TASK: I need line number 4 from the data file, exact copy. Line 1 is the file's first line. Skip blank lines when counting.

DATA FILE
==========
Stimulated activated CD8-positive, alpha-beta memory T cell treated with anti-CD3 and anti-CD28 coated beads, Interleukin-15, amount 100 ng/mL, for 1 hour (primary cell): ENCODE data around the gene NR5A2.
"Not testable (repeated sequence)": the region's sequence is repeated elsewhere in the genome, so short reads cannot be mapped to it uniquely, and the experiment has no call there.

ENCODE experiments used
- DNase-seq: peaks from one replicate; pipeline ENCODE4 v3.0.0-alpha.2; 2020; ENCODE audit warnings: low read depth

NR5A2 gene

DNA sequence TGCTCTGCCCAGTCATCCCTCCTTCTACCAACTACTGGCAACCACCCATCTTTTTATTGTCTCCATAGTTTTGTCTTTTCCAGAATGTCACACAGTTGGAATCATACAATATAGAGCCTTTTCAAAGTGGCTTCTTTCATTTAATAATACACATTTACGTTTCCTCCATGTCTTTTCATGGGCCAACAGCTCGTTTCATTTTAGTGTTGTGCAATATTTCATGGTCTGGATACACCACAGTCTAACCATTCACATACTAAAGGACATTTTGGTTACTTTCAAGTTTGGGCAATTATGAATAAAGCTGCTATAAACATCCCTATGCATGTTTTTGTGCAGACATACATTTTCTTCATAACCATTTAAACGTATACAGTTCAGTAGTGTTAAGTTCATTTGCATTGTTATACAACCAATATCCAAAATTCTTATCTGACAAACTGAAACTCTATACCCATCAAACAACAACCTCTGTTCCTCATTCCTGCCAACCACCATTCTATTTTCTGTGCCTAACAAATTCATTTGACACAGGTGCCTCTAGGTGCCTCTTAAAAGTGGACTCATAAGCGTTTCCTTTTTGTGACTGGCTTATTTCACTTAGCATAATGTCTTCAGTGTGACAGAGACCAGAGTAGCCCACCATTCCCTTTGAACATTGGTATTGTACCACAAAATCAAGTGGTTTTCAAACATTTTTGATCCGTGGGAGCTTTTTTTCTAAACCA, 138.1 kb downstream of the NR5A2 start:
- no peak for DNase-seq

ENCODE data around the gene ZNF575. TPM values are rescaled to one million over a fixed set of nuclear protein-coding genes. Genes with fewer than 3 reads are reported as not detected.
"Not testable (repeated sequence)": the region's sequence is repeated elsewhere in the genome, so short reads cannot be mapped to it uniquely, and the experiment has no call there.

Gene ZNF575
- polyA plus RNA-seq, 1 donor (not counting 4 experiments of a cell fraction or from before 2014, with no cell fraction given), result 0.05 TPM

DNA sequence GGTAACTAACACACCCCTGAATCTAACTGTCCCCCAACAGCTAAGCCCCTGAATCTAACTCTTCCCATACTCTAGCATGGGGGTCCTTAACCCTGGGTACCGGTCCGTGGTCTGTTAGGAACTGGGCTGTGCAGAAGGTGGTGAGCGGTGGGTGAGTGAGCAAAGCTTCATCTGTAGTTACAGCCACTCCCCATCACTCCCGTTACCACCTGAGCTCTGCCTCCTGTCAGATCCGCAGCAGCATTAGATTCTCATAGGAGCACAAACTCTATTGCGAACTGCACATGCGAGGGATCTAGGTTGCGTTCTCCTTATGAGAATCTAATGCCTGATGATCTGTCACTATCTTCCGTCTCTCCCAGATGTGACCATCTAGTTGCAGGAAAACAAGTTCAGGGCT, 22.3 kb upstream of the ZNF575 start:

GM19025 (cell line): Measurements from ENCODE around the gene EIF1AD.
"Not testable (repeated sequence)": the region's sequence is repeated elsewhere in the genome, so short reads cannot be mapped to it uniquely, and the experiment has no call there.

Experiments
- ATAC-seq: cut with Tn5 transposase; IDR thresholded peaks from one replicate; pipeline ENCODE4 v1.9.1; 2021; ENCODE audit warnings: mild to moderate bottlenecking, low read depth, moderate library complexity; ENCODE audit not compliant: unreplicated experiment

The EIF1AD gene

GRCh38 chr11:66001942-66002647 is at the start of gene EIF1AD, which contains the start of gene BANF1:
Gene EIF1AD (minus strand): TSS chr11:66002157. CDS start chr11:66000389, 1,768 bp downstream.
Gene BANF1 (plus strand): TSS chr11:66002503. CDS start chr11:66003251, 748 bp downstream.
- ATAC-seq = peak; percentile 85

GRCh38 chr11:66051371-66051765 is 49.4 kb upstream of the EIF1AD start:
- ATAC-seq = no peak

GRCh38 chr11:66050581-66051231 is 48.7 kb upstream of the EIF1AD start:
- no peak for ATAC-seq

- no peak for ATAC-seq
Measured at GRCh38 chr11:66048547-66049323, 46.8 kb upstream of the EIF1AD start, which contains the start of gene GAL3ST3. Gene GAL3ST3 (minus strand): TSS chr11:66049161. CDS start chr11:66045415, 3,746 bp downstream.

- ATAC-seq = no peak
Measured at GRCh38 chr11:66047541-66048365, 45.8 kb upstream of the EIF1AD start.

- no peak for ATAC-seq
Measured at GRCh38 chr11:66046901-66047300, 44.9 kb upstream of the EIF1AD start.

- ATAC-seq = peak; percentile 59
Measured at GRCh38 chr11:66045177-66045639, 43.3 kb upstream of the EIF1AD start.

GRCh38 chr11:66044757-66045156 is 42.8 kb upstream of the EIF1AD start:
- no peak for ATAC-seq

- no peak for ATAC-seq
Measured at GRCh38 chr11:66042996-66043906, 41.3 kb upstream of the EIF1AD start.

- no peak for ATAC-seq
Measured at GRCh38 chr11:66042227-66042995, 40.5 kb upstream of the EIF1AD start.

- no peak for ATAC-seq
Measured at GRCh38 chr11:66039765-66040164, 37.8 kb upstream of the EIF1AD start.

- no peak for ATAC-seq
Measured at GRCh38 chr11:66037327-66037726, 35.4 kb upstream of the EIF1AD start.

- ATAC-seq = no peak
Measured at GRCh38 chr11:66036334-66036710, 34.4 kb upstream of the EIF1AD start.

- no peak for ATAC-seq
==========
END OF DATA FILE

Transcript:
- DNase-seq: peaks from one replicate; pipeline ENCODE4 v3.0.0-alpha.2; 2020; ENCODE audit warnings: low read depth